Fujairah - The Little Emirate You May Not Have Heard Of

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It is early on a warm winter morning as our motor coach speeds along the highway. To the east of us lies the Indian Ocean, its balmy waters sparkling in the dappled sunlight, while the backdrop to the west is the rugged Hajar Mountain range, its limestone peaks subtly changing colour with every twist in the near empty road. I’m touring Fujairah, a holiday destination which is a less well known member of the United Arab Emirates, and which straddles the eastern edge of the country on the Gulf of Oman. Its name means “where the sun rises” in Arabic, and as I soon discovered, it strikes a bold contrast with its more glitzy neighbours. Instead of stark desert, Fujairah has lush green valleys, mountain ranges dotted with oases which tumble into the ocean, and empty sandy beaches. An unexploited jewel of alluring landscapes, it also boasts an impressive collection of forts and castles offering a glimpse into its ancient past. 

Al Bidyah Mosque

While it may lack some of the gloss and glamour of its more famous neighbours, as I discovered, the tiny Emirate of Fujairah is a mix of dramatic landscapes and subdued charm. I was visiting the Persian Gulf on a cruise, and along with visiting Abu Dhabi and Dubai, our ship had ventured into a few less well known Arabian ports of call; Fujairah being one. Our day-long exploration began with a stop at one of its most revered holy sites, the Al Bidyah Mosque. Located at the side of the road between Dibba and Khor Fakkan, it’s the oldest mosque in the UAE dating back to 1446. Unlike many of its predecessors, however, it has an unusual and fragile architecture, constructed of mud bricks and plaster with four domes supported by an internal pillar and no minaret. 

Our next destination was a lookout over Fujairah’s Wadi Wuraya, a scenic spot and protected region of environmental importance. To get there our motor coach followed the coast passing small villages, beaches bustling with working fishermen, and the famous Dibba Mosque with its distinctive tiled dome. Eventually, we turned inland towards the lower ranges of the Hajar Mountains. En route, our guide gave us an insight into the history of the Emirate, and more importantly, perhaps, its significance today. Although it’s one of the poorer states, it has a key location on the Gulf of Oman outside the Straits of Hormuz, the narrow and strategically important channel separating Oman and the UAE from Iran to the north. 

Wadi Wuraya

Progress has seen Fujairah succumb to development in recent, but it clings to its past as one of the less relaxed Emirates. Tourists have to obey Sharia laws; consumption of alcohol is strictly controlled, women need to cover up, and kissing in public is frowned upon. Soon we are at the look out. Wadi is an Arabic word for valley, and as scenic spots go this lush region isn’t what you expect of a country on the Arabian peninsula. Besides valuable water resources, Wadi Wuraya is also home to over 300 plant species, a variety of insects and animals, and it’s rich in archeological treasures.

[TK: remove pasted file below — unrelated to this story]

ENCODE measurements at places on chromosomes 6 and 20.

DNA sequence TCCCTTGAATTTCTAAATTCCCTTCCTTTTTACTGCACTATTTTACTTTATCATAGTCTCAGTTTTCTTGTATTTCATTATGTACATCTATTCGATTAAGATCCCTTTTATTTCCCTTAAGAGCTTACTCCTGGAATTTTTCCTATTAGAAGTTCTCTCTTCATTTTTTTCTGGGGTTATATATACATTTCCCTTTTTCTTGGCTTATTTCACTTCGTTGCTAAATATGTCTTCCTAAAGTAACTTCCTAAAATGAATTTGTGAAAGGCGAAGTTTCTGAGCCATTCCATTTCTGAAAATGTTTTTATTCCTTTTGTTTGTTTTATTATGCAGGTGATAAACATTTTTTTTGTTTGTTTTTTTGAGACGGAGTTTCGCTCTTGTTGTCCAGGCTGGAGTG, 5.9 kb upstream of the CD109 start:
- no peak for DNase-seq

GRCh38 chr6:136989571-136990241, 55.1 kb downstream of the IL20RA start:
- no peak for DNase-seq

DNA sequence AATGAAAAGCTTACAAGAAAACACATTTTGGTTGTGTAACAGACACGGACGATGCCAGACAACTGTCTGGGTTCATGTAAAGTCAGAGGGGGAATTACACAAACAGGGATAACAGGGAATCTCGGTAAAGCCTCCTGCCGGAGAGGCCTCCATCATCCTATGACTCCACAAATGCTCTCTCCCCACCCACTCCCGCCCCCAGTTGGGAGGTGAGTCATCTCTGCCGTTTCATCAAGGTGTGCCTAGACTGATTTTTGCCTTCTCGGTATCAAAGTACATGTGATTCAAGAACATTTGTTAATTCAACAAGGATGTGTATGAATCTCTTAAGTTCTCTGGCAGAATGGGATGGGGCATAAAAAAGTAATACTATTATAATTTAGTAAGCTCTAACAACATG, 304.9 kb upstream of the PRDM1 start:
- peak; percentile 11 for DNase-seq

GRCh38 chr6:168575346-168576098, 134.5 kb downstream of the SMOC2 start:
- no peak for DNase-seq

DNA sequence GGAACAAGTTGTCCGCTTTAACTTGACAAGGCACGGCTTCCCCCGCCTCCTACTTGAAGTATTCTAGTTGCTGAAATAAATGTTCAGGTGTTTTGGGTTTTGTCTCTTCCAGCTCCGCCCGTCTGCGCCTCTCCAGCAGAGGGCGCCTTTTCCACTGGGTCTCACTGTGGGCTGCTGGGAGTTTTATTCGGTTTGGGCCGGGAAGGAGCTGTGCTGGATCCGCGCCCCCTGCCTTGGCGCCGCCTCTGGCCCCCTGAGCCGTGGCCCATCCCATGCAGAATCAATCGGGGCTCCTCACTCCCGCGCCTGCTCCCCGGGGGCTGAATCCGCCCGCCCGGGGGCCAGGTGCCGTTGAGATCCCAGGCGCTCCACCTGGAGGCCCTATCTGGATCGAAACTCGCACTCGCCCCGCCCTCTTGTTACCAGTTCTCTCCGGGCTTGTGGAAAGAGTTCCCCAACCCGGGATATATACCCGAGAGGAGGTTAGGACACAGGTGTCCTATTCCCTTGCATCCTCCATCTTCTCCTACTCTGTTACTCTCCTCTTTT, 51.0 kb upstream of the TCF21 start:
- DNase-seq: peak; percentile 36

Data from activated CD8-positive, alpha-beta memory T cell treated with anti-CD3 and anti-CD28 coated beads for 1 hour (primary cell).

After time to stretch our legs and take photographs, we headed to famous Friday Masafi Market, or the Souq al Juma as it is known locally. Located on the Dubai-Fujairah Road, local traders gather daily to sell everything from rugs, carpets and earthenware, to plants and foods. Unlike traditional souqs, which often occupy chaotic lane ways, this market flanks either side of the highway stretching for a quarter of a kilometre. It was a great opportunity to mingle with the locals and learn some good-natured bargaining tips, as heavy trucks hurtled past transporting goods from Fujairah port to the other Emirates. 

Al Bithna Fort

En route to Fujairah Fort and Museum we stopped briefly to photograph the famous Al Bithna Fort. An impressive structure built in 1735, it once stood watch over the strategic route across the Hajar Mountains through the Wadi Ham, and was one of the most important fortresses in the eastern part of the UAE. Another important structure, and one of the country’s most photographed, however, is Fujairah Fort, our last stop on the tour. The building you see today, however, is a replica; standing on a hill and dating back to 1670, it was badly damaged in the early twentieth century by the British, but has been renovated to its former glory. We arrived back at the port of Fujairah as the sun began to set, the outline of the Hajar Mountains lingering in the softening light. Unlike red hot Dubai or flamboyant Abu Dhabi, Fujairah’s mood is decidedly quieter, providing both a respite and a cultural contrast for its visitors.

Joanna Hall